Jeff Hazelton is the President and Chief Technology Officer of BioLucid, a company at the intersection of digital health and the digital arts. His story starts as a pre-med gone bad, followed by an artistically inspired sailing journey around the world 20 years ago, during which he envisioned how artists could use powerful new digital tools to affect patients’ understanding of their health. By making healthcare visual, patients can now become more active participants in the prevention and treatment of disease. The advancement of that idea, and building the 3D technology to make it all possible, is what BioLucid continues to pursue today. BioLucid provides immersive healthcare visualization products to help healthcare providers around the world better communicate with patients, families, and each other. We had a chance to ask Jeff a few questions about his company and the creative work that it does.
Tom Fowler, Medgadget: How does one transition from sailing around the world to leading a company? Any skills carry over?
Jeff Hazelton: First just let me say thank you for this MedGadget interview, I really appreciate it. So the sailing trip was 20 years ago but many of the resulting ideas stick with me to this day. If I look back at my journal I can see how the initial seed that was planted in 1994 still drives a lot of what we are doing now. On the journey I recognized my life long aspiration to blend art, technology, and science to help patients. The truly exciting thing is that the technology to make this possible is now readily available. Digital health, combined with our evolved digital artists tool set, and ever more capable computers make this idea a reality. In my journal I mentioned using virtual reality to help improve human health, so while we are primarily mobile immersive right now, I am excited to see that virtual reality will make even more powerful experiences in the coming years. Actually I just came back from the 1st annual SVVR Conference (Silicon Valley Virtual Reality) and there is an amazing buzz all around this technology. We have been working with Oculus Rift for the better part of a year now and it just keeps getting better by leaps and bounds. Virtual reality is the ultimate medical device, since total immersion can have profound effects on the human psyche.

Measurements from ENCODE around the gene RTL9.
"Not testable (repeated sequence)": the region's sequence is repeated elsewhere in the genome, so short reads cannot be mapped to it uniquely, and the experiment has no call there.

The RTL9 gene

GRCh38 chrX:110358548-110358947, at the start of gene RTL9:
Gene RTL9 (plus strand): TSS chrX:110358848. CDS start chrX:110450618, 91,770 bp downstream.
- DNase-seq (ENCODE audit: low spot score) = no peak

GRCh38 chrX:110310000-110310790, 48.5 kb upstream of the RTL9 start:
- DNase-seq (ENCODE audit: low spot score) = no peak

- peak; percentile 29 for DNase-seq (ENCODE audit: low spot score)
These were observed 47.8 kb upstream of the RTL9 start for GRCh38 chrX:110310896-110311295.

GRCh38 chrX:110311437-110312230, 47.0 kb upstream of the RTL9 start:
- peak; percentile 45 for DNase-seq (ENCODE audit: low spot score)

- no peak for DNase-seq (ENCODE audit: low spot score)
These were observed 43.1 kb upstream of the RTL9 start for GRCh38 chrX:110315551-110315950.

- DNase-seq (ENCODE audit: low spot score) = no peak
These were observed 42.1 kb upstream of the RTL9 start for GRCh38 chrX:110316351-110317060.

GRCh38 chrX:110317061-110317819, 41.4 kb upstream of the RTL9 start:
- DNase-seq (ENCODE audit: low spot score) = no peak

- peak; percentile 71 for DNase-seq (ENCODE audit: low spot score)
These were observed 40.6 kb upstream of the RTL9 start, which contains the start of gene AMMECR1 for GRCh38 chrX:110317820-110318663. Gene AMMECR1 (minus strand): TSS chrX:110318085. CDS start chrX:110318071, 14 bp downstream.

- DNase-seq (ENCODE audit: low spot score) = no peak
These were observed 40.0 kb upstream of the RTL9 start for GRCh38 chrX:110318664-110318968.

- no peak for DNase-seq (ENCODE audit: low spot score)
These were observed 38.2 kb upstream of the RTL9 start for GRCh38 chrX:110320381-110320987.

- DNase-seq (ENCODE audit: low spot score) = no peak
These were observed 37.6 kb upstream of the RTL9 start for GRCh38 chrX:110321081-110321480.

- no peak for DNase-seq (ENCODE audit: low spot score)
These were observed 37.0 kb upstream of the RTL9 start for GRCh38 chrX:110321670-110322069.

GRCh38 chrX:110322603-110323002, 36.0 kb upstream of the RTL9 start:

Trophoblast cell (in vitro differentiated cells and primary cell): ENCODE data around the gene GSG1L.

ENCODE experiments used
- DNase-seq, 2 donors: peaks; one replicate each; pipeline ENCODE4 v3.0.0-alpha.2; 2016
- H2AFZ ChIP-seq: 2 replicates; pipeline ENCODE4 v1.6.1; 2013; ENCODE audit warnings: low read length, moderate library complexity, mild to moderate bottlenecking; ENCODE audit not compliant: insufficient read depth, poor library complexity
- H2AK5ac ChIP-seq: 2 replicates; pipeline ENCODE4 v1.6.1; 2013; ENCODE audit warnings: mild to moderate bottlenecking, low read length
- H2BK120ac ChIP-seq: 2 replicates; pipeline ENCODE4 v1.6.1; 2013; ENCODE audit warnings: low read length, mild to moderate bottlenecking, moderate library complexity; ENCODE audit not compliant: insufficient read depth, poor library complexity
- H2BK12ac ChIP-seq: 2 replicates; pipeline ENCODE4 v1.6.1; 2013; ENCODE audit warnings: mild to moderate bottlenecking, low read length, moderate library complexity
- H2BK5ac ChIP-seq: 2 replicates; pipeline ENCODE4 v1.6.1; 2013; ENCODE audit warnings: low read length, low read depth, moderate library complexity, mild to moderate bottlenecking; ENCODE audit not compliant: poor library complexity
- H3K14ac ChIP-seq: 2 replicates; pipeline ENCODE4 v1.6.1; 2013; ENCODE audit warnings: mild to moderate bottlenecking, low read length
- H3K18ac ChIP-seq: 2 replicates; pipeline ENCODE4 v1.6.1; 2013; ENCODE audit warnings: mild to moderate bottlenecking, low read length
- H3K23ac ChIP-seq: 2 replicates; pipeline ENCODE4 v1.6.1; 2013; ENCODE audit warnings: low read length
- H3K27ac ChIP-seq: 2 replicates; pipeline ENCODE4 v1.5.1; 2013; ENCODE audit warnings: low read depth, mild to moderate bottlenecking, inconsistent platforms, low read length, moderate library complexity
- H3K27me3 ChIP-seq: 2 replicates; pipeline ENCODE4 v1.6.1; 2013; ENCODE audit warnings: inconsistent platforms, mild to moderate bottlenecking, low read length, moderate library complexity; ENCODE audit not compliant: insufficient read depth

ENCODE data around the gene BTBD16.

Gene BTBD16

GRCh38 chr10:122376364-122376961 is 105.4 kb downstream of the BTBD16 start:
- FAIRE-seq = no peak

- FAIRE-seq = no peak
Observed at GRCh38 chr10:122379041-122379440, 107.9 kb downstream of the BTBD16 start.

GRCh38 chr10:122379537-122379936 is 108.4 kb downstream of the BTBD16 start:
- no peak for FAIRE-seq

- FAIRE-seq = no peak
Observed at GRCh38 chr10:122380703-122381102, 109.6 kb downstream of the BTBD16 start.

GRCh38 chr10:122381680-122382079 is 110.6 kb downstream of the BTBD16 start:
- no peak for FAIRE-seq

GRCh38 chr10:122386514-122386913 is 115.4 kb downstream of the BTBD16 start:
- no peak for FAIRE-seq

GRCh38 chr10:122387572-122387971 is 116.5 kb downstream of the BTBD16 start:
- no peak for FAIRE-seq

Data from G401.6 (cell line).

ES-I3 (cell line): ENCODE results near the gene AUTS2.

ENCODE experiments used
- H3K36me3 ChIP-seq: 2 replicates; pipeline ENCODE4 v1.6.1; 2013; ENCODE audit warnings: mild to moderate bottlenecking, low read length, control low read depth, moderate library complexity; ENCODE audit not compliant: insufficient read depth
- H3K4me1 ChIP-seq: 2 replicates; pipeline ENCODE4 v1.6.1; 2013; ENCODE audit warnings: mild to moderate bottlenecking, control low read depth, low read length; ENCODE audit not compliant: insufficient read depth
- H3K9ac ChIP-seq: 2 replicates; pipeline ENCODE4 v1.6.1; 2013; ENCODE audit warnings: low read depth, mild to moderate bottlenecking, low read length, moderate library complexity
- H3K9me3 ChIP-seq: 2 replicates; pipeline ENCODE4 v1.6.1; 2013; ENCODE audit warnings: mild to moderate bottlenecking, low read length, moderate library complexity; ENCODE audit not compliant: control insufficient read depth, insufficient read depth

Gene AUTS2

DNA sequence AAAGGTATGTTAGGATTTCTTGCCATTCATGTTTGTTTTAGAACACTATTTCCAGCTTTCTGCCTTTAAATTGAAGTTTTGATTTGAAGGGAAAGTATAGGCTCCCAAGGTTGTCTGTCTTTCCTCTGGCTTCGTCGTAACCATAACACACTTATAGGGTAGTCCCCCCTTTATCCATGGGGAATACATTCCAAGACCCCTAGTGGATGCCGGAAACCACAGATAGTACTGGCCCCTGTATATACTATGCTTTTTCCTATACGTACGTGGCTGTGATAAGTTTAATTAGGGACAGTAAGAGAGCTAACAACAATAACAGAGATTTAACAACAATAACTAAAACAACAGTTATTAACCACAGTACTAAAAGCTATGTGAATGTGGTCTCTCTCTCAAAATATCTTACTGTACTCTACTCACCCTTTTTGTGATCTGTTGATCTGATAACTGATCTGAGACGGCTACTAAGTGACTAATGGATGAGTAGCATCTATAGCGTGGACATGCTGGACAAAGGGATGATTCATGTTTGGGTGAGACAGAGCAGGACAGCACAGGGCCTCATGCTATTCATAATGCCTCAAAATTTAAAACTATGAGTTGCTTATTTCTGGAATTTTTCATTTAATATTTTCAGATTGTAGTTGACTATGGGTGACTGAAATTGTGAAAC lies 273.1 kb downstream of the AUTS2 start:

Medgadget: Please describe the company culture and structure at BioLucid. What is the ratio of artists to technicians or scientists?
Jeff Hazelton: The company culture is built around innovation and the pursuit of building products that will help improve people’s lives, we always want to do really cool cutting edge work that is also highly relevant. We have four guiding principles we constantly strive to embody. They are to win with class, be cool, to have focus, and to have passion for what you do. We are comprised mostly of digital artists, and the remainder of the team is split between programmers and scientists. I include our physicians in the science group since they are the ones guiding our knowledge of disease, anatomy, and also much of the pre visualization and concept creation. The reason for the heavy dose of art is because it takes a lot of effort by the art team to reach the aesthetic bar we have set for the visuals. In the end it is the art that also has the most powerful impact. The artistic and technological approach we take is unique. The programmers are the ones who make the magic happen, coding the immersive user experience, and innovative software programming which is also a lot of effort. So to break our production process down we are about 50% art, 25% programming, and 25% science. The team is constantly communicating and collaborating on all aspects of the product.
Medgadget: Your bio includes a Steve Jobs reference of the “intersection of biology and technology” that will define innovation in the 21st century. How does BioLucid’s work fit into this movement?